In Africa, 1 Out of 38 Women Dies in Childbirth


Every year on 14 June, the African Region joins the global community to commemorate World Blood Donor Day. This year’s theme entitled, “Safe blood for saving mothers”, focuses on raising people’s awareness about the critical need for safe blood and blood products to be available for everyone, especially for women suffering from severe bleeding during delivery or after childbirth. It is also an opportunity to thank voluntary unpaid blood donors for their life-saving gifts.

The choice of this theme is particularly important in Africa where 1 out of 38 women die from pregnancy-related complications compared to 1 out of 3700 in other parts of the world. Many patients, especially women and children, die because of lack of blood or are infected when transfused with unsafe blood. Blood transfusion has therefore an important role in the provision of health services.

Significant progress has been made during the past decade in improving the availability and safety of blood in the African Region. Collecting blood by voluntary unpaid donations through well-organized donor recruitment systems has been shown to be safer, more effective and more efficient than hospital-based family or replacement donations. In 2012, the number of blood donations in the Region increased to over 3.7 million units which is about 45% of the annual blood and blood products required by countries.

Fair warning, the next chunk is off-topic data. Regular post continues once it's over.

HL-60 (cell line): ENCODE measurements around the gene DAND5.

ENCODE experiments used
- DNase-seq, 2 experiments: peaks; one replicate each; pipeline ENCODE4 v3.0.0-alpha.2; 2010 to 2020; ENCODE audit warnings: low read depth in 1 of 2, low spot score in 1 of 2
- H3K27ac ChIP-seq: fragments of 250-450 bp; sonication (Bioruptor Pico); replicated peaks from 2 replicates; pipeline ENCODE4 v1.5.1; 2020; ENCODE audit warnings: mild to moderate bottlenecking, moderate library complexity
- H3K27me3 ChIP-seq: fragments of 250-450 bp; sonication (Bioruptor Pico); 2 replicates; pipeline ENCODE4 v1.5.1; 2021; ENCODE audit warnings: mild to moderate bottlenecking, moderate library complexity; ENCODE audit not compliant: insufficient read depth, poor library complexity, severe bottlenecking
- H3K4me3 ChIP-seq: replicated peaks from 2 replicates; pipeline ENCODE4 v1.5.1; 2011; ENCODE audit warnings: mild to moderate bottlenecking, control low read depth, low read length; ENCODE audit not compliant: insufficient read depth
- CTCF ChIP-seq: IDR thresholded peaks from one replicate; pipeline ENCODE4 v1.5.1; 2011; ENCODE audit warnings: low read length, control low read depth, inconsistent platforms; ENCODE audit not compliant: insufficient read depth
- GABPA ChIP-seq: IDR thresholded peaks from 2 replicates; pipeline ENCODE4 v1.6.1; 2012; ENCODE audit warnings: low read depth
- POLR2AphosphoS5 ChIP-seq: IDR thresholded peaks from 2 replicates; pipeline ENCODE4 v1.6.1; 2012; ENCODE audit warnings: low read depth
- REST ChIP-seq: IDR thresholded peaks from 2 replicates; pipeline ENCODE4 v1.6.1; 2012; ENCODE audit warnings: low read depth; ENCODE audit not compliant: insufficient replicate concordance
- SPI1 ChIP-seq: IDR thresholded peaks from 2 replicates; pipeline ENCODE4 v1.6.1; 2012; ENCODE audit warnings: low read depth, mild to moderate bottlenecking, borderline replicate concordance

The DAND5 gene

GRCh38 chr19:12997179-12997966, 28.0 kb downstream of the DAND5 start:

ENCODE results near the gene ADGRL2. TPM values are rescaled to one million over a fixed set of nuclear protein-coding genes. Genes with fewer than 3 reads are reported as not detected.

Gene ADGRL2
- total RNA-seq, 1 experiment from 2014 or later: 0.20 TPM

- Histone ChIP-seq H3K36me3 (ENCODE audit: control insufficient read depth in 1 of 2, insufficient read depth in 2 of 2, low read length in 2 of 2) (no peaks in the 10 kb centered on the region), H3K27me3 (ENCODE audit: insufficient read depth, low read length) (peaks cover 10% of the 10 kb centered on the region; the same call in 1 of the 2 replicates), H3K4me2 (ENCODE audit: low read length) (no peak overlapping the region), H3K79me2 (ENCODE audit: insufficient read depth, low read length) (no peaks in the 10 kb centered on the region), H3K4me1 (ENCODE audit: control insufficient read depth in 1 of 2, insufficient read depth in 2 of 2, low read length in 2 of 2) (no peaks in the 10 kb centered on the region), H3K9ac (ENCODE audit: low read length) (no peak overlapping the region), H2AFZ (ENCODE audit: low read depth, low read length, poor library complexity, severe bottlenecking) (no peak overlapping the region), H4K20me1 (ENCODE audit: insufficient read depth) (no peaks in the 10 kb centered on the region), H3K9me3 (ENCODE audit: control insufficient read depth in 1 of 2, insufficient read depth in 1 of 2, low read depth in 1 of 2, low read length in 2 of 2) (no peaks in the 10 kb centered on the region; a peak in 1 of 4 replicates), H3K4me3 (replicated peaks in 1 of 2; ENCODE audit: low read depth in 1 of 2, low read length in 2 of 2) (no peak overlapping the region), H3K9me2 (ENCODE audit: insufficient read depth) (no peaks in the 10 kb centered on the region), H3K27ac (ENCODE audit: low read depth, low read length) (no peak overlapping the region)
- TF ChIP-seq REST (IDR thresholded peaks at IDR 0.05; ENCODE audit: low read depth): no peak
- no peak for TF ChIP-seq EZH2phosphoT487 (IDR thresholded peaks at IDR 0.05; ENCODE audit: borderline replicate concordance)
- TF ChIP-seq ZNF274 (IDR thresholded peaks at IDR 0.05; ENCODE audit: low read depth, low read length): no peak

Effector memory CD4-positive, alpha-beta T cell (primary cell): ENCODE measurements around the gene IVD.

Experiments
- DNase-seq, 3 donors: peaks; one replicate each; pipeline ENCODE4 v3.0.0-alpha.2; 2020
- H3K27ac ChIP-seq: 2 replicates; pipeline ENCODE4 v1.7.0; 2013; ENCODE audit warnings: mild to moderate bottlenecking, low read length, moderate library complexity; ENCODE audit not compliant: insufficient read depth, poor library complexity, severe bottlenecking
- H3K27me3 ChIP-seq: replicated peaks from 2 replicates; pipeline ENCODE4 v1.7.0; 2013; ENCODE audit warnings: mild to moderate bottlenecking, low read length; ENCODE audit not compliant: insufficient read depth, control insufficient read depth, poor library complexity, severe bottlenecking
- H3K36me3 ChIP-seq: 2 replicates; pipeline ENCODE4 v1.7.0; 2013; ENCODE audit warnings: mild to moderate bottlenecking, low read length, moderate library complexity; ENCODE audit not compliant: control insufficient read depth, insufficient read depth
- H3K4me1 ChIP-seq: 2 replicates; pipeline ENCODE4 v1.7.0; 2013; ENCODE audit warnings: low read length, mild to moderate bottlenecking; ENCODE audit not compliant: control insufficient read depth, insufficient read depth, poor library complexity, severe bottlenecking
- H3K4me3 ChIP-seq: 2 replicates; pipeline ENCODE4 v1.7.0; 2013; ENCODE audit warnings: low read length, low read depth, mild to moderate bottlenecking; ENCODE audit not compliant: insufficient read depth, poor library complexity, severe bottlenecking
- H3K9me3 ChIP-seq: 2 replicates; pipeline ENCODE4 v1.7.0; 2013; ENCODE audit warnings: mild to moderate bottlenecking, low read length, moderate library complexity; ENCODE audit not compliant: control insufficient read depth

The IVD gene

Despite the increase of blood donations, the number of units of blood collected remains inadequate compared to the needs of patients, especially in the rural areas where maternal deaths are usually high. This situation is often due to the lack of adequate infrastructure and insufficient qualified health workers and communication difficulties, all of which hamper the organization of blood collection in some localities.

As we commemorate World Blood Donor Day, we urge countries which have made progress in voluntary non-paying blood donations to maintain or strengthen this activity. Other countries not faring so well should redouble their efforts to meet also the target indicated above, in order to improve safe blood supply.

I thank all voluntary blood donors and encourage them to continue this noble gesture of giving blood – the gift of life. I congratulate and express my support to blood donor associations and to all those who are working to make safe blood available in healthcare settings.

The WHO Regional Office for Africa will continue to support all appropriate initiatives aimed at ensuring that safe blood and blood products are available to save African women who risk death to give life!

Thank you.


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